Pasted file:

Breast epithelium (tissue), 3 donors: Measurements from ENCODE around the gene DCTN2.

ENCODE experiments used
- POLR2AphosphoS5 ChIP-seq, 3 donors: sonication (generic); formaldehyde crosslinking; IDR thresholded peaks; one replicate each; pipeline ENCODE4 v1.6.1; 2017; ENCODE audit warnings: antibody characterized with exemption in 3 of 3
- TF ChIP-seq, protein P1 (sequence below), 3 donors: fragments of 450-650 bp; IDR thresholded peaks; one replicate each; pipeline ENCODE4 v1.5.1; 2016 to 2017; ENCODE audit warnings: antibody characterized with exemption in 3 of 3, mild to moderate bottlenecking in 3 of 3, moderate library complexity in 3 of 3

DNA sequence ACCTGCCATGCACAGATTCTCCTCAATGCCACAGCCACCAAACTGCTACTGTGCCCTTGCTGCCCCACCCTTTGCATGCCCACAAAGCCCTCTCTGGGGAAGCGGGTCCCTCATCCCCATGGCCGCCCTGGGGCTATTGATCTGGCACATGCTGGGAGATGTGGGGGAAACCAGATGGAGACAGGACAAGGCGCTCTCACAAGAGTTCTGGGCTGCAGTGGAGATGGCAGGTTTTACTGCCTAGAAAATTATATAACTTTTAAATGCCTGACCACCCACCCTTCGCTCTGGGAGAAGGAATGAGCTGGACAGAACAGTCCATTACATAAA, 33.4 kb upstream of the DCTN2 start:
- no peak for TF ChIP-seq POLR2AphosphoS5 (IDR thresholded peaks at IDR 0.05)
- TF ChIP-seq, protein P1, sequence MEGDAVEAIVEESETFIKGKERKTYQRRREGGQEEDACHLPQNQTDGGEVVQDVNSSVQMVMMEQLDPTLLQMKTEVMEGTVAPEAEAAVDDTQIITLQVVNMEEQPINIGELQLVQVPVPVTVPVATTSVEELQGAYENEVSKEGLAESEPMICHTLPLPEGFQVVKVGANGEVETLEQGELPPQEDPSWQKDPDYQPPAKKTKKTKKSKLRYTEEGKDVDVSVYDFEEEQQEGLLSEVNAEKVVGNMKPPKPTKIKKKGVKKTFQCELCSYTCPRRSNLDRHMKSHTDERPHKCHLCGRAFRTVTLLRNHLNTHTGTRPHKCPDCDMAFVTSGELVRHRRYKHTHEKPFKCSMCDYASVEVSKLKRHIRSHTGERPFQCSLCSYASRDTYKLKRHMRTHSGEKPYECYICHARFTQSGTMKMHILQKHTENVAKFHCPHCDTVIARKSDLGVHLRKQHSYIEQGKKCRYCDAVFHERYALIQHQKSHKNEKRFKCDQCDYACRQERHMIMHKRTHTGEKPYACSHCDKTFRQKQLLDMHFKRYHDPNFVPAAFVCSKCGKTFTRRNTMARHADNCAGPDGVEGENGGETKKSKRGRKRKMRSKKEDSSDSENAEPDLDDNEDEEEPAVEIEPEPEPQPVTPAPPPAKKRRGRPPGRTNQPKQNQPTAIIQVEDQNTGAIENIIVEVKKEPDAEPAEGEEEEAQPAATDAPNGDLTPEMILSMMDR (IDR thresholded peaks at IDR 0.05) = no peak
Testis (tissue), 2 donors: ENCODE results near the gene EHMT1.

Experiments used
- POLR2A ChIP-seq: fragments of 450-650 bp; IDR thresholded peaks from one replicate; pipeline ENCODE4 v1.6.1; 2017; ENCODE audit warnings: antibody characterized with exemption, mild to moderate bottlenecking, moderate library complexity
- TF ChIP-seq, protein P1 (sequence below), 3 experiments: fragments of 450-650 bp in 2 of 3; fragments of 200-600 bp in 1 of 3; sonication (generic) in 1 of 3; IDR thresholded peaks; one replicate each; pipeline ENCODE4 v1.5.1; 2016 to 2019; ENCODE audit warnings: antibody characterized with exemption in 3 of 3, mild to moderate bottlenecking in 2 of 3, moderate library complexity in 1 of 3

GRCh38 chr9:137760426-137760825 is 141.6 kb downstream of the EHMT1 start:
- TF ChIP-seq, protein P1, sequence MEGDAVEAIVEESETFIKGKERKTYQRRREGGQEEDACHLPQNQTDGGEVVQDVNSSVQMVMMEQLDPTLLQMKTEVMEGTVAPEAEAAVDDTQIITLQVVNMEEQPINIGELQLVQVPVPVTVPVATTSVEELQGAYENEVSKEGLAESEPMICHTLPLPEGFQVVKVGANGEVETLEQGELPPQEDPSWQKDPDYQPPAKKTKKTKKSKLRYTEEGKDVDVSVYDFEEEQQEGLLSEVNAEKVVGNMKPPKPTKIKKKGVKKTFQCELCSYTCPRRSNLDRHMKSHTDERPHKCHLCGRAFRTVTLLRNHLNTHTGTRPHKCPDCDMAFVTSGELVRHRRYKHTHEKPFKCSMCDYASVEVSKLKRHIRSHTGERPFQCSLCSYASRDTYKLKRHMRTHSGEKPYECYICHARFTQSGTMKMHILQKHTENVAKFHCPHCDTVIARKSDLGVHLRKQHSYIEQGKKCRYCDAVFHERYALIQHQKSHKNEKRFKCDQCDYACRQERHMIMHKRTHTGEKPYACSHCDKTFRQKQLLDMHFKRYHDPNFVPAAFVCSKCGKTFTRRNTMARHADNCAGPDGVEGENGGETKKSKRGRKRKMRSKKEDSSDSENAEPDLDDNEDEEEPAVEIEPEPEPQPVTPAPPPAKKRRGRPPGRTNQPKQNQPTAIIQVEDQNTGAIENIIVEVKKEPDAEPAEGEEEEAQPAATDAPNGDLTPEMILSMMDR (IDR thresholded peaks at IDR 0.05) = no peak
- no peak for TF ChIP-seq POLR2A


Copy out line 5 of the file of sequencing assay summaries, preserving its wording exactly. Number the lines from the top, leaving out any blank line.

DNA sequence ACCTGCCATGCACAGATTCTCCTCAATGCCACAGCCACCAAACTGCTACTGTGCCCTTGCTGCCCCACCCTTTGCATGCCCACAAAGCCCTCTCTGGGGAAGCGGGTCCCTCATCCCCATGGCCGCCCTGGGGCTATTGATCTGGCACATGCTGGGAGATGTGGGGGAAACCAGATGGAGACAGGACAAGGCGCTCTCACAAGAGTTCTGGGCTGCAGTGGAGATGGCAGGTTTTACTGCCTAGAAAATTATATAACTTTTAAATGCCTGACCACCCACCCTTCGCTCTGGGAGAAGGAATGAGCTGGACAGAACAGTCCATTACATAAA, 33.4 kb upstream of the DCTN2 start: